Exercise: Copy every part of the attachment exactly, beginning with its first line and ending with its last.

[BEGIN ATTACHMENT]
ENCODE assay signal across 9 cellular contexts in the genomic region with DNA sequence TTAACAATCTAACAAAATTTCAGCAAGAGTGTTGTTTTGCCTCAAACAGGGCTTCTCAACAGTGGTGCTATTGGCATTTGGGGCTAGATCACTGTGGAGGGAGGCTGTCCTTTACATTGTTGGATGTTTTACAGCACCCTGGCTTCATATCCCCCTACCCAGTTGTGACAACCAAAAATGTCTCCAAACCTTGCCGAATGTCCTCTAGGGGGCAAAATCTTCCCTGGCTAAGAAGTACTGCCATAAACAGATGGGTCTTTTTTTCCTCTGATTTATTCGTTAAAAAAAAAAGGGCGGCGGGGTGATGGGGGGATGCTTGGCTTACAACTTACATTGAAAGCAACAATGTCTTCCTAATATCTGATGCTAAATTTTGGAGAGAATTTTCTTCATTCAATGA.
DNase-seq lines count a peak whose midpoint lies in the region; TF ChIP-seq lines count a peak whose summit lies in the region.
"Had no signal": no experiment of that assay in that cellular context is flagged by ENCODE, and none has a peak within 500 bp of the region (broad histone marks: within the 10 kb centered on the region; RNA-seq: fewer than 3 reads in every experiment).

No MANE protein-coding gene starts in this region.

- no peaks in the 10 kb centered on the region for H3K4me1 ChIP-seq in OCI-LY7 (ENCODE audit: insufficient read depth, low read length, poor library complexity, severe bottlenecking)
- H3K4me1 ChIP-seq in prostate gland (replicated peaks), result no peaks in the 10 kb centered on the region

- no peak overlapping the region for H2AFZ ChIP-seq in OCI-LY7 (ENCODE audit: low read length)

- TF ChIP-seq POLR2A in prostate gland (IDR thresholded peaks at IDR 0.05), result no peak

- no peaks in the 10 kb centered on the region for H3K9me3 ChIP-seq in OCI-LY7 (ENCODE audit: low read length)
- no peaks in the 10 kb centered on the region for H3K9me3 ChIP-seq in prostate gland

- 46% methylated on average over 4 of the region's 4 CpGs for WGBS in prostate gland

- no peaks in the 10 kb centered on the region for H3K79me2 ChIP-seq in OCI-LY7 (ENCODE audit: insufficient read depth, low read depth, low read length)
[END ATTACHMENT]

ENCODE assay signal across 9 cellular contexts in the genomic region with DNA sequence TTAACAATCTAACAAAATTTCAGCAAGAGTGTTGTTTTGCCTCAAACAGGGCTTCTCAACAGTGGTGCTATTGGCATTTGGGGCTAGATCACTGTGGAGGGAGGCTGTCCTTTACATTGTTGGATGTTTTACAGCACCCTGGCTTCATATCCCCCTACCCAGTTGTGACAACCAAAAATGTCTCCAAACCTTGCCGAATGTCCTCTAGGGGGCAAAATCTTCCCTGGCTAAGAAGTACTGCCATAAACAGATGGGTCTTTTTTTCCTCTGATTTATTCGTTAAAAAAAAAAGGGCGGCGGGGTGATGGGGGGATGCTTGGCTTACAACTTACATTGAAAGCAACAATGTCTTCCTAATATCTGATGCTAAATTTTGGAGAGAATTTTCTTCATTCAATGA.
DNase-seq lines count a peak whose midpoint lies in the region; TF ChIP-seq lines count a peak whose summit lies in the region.
"Had no signal": no experiment of that assay in that cellular context is flagged by ENCODE, and none has a peak within 500 bp of the region (broad histone marks: within the 10 kb centered on the region; RNA-seq: fewer than 3 reads in every experiment).

No MANE protein-coding gene starts in this region.

- no peaks in the 10 kb centered on the region for H3K4me1 ChIP-seq in OCI-LY7 (ENCODE audit: insufficient read depth, low read length, poor library complexity, severe bottlenecking)
- H3K4me1 ChIP-seq in prostate gland (replicated peaks), result no peaks in the 10 kb centered on the region

- no peak overlapping the region for H2AFZ ChIP-seq in OCI-LY7 (ENCODE audit: low read length)

- TF ChIP-seq POLR2A in prostate gland (IDR thresholded peaks at IDR 0.05), result no peak

- no peaks in the 10 kb centered on the region for H3K9me3 ChIP-seq in OCI-LY7 (ENCODE audit: low read length)
- no peaks in the 10 kb centered on the region for H3K9me3 ChIP-seq in prostate gland

- 46% methylated on average over 4 of the region's 4 CpGs for WGBS in prostate gland

- no peaks in the 10 kb centered on the region for H3K79me2 ChIP-seq in OCI-LY7 (ENCODE audit: insufficient read depth, low read depth, low read length)